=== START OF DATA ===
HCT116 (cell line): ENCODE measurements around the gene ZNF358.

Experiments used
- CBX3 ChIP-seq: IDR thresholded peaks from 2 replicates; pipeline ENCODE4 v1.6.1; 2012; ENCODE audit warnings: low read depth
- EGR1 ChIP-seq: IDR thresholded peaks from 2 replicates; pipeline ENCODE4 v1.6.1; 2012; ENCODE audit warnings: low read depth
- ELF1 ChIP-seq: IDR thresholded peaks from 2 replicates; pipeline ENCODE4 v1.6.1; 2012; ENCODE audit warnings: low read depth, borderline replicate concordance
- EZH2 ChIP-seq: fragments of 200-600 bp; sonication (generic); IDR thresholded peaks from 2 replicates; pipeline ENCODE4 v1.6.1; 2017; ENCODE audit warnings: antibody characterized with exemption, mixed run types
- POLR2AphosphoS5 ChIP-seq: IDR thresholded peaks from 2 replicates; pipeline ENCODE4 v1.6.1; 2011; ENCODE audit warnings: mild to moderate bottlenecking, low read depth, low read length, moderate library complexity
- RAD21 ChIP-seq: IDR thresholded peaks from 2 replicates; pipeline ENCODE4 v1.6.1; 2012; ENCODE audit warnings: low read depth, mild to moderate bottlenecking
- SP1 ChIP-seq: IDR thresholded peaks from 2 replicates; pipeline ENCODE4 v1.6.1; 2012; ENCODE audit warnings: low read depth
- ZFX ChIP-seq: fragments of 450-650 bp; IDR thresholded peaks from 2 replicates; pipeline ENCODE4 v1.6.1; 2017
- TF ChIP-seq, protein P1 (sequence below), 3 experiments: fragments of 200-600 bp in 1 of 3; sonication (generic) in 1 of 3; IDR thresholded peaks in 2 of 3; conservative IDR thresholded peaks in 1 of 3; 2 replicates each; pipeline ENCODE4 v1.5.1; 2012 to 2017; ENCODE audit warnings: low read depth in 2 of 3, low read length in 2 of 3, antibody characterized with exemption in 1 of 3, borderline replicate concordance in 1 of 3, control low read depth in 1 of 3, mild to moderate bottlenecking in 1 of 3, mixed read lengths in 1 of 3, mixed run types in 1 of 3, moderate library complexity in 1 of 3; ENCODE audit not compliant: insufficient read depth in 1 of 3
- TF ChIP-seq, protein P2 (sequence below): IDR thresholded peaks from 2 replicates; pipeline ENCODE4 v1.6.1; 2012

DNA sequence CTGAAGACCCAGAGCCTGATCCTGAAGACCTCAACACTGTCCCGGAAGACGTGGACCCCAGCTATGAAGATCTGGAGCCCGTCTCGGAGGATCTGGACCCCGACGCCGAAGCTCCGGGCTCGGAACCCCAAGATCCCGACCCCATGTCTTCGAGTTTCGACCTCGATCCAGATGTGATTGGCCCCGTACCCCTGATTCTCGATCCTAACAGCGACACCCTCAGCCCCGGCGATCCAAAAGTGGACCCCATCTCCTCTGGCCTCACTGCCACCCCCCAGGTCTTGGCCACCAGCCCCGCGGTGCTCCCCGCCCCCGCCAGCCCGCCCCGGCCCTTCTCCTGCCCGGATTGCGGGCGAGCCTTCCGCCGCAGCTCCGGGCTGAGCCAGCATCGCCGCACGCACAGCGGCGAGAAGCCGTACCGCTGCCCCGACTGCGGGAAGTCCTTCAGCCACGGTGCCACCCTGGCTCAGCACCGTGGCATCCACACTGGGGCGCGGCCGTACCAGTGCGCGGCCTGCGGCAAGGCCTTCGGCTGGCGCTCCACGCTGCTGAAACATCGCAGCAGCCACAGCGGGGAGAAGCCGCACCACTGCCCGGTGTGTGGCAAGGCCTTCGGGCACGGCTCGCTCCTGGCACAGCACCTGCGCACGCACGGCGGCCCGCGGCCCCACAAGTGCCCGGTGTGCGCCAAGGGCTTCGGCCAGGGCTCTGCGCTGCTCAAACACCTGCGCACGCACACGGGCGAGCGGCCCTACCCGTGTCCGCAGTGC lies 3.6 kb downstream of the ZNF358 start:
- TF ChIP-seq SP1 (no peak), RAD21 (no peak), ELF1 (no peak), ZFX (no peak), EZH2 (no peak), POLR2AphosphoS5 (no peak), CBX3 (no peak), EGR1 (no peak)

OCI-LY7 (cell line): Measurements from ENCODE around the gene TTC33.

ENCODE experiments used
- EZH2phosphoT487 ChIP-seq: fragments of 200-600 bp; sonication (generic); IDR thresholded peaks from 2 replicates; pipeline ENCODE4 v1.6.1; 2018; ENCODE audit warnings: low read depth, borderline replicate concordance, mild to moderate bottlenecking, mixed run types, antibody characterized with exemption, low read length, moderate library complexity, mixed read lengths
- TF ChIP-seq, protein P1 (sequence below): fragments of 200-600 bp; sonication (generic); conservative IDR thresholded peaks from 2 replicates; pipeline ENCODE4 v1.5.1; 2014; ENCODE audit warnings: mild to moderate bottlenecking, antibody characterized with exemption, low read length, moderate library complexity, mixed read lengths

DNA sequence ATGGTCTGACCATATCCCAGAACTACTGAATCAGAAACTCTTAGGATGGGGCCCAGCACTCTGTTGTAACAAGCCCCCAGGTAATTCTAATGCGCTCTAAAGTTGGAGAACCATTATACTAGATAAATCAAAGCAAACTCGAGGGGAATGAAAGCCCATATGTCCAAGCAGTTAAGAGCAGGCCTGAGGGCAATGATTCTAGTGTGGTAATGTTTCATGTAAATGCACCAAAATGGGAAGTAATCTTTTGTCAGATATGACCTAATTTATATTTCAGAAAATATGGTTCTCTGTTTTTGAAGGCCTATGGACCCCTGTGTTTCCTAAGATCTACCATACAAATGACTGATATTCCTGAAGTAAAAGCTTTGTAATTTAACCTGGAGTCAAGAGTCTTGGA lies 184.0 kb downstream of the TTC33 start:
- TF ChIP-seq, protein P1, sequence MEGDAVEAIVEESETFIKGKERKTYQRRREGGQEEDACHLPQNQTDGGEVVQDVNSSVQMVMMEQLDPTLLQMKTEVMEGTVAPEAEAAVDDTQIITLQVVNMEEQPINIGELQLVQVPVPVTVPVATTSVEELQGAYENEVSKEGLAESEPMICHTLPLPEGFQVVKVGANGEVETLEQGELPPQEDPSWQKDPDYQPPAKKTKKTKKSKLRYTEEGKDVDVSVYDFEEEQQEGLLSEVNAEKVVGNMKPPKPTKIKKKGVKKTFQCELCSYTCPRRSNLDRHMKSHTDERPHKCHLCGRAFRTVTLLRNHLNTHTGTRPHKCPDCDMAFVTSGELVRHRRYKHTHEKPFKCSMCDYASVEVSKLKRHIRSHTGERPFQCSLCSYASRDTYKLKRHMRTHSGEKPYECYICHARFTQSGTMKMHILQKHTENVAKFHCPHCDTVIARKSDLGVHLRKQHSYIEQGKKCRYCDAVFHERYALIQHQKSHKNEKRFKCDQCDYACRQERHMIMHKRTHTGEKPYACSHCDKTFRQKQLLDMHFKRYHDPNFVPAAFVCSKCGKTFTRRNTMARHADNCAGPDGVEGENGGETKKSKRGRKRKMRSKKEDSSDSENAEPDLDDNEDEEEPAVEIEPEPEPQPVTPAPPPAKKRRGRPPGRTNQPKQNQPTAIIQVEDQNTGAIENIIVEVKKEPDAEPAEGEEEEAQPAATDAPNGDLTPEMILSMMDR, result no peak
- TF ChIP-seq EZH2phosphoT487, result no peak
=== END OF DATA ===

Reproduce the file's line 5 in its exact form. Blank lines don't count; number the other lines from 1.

- ELF1 ChIP-seq: IDR thresholded peaks from 2 replicates; pipeline ENCODE4 v1.6.1; 2012; ENCODE audit warnings: low read depth, borderline replicate concordance